It always seems to be important when the Patriots and Dolphins hook up in what has become their annual December matchup in Foxborough, and this Sunday's 4:15 meeting is no different. The Patriots can clinch their second AFC East title in three years with a win while Miami can inch within a game of the Patriots with three to go if it can win its fourth straight, second straight on the road and sixth overall away from home.
Both teams come into the game as hot as pistols, the Patriots having won a franchise record and NFL-season-high eight straight games, many in dramatic fashion, while Miami rides a three-game winning streak that pulled them from 5-4 to 8-4 and back into contention, a streak capped by an impressive 40-21 Thanksgiving Day win over the Cowboys.
"They're as hot as any team in the league," Patriots head coach Bill Belichick said. "They are playing well; they're hitting on all cylinders and they are going to be tough. They went into Dallas and put up 40 points on the top ranked defense in football. We will have a lot of different challenges that we will have to face this week against the Dolphins."
Miami faces a different challenge as well. Its trip to frigid New England has a different feel this year. The cold temperatures will be similar since the forecast is calling for possible rain or snow and high temperatures in the 30s for Sunday, which means likely temperatures in the 20s when the sun sets near kickoff, but chilly temps aside, the 2003 Dolphins ride a different wave into Foxborough than in the past couple of years.
Late season swoons that New Englanders might describe as Red Sox-esque have become all too familiar in Miami and last year's final week choke by the Dolphins at Gillette Stadium in which they blew a late fourth quarter 11-point lead that cost them a division title and playoff berth was perhaps the exclamation point on their December ineptitude.
It seems a talented Dolphins team always runs to the head of the pack early in the season and plays the final month-and-a-half from ahead while trying to hold off any challengers, too often to no avail. But this year, Miami's adversity hit early enough for the team to overcome it. Instead of trying to manage success, the Dolphins visit the Patriots with a sense of desperation, and that might be as dangerous to New England as the Dolphins themselves.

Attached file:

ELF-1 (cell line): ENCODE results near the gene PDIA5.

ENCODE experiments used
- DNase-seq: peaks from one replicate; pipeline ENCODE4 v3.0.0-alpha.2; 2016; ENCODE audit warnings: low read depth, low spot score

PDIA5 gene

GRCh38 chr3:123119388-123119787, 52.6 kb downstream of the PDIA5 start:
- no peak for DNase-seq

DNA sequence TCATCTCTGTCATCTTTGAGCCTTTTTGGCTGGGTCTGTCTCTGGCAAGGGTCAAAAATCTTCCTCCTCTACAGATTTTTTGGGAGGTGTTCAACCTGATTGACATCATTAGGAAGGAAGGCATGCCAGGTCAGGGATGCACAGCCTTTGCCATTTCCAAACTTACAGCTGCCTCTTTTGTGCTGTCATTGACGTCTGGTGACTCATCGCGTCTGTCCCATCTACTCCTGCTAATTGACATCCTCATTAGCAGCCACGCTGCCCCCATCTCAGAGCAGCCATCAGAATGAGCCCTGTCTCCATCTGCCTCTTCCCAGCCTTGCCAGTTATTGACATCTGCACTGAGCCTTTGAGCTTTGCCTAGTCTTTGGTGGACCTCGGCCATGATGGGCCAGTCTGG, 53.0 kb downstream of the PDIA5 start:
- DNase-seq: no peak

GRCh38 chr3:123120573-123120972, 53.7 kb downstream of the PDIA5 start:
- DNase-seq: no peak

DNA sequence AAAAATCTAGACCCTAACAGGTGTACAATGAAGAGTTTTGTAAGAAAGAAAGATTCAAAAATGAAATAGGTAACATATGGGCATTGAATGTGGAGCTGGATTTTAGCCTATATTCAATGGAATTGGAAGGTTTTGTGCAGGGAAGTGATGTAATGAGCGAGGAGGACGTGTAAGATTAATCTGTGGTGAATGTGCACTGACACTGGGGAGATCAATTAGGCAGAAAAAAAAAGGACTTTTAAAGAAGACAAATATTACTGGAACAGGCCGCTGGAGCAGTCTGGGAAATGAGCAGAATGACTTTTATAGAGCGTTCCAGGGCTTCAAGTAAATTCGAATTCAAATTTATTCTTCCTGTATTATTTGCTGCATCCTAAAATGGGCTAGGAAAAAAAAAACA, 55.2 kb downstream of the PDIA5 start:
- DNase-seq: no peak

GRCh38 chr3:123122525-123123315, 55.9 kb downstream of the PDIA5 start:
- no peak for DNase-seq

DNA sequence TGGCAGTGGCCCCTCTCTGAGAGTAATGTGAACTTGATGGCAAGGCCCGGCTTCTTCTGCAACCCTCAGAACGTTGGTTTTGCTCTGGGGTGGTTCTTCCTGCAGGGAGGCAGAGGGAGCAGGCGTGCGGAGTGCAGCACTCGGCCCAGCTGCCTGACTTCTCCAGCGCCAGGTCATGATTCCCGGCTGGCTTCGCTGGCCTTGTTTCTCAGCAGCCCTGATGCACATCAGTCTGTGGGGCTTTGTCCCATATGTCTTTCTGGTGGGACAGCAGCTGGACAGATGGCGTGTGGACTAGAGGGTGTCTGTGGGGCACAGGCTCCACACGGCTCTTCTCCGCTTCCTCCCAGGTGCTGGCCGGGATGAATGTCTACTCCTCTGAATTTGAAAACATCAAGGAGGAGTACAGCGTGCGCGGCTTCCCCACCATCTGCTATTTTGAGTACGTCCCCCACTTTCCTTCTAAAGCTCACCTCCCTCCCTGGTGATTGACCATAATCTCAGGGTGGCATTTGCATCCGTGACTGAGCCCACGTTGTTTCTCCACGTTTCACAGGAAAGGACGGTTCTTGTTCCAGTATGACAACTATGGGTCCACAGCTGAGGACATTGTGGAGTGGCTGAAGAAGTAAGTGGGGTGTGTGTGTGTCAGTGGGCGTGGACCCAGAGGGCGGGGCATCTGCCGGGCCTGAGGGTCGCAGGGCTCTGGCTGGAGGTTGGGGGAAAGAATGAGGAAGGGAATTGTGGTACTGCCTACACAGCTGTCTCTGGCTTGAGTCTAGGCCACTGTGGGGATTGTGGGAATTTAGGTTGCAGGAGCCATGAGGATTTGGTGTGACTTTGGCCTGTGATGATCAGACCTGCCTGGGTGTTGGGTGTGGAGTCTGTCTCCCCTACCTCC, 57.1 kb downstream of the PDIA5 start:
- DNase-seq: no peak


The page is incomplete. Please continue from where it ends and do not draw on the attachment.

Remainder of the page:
New England has been immune from such issues that don't affect the way it plays, worrying only about what it needs to do from week-to-week. The Patriots will prepare as they have all season and likely go out and play a close game that they will try to win in the fourth quarter. That's been the M.O. of the 2003 club. Belichick said early in the week that his team believes in its brand of football and it tries to force the opponent to play that same brand, knowing that will give them an edge.
"I think this team is confident," Belichick said. "If we go out and play the game we want to play the way we want to play it, on our terms with our style of play, I think we feel confident that we can play with anybody. There are a lot of good teams in this league and there are a lot of different ways that you have to play from week to week."
That last comment may be at the core of why New England is 10-2 and on the verge of clinching the division. Besides consistent late-game heroics, the Patriots are able to play different styles depending on the opponent. They played close to the vest offensively in games against Dallas and Cleveland while opening up the offense against the Colts. Defensively, they simply want to punch people in the mouth and be more physical.
That defensive philosophy will be put to the test on a cold Sunday evening when Ricky Williams brings his 1,013 rushing yards and punishing running style to Foxborough. It will surely be a physical game between two division rivals.
"Ricky Williams is a good back," linebacker Willie McGinest said. "He's one of the best in the league and we will have our hands full. You can't ever stop Ricky Williams. You can contain him and that is our goal. We know the Miami offense starts with the run. If you can't stop it, if you can't stop Ricky, then you can't stop the Dolphins. That opens up everything else for them."
Miami has received a boost the last two weeks from the return of quarterback Jay Fielder, who injured his knee back on Oct. 19 when these two clubs met for the first time this year. Fiedler missed all of four games and watched the offense sputter in his absence while the team went 2-2 during that time. He relieved Brian Griese two weeks ago against Washington and rallied his team to a fourth quarter comeback win before completing an impressive 16-of-20 with three touchdowns against Dallas' top-ranked defense and a unit that holds opposing passers to a 49 percent completion percentage.
"A quarterback's job is to do what he needs to do to win," Belichick said of Fiedler, who is 34-15 as a starter. "He looks sharp and he's a got a pretty good record that speaks for itself."
As for the weather and the Dolphins trip north to play in the cold, Belichick downplayed that factor. "The conditions will be the same for both teams so it's not a big deal. It's how a team plays. They were beating us by 11 with 3:00 to go last year here in December. This will come down to who plays well on Sunday, not any external factors. Whatever those are, we'll deal with them and they'll deal with them."
SERIES HISTORY: 77th meeting. Dolphins lead series 45-31, but New England has a 22-15 edge at home and is 7-3 at home vs. Miami in December. The Patriots are 5-0 at home in December against the Dolphins in years in which they finished with a winning record. The Patriots have won the last two meetings, both in overtime.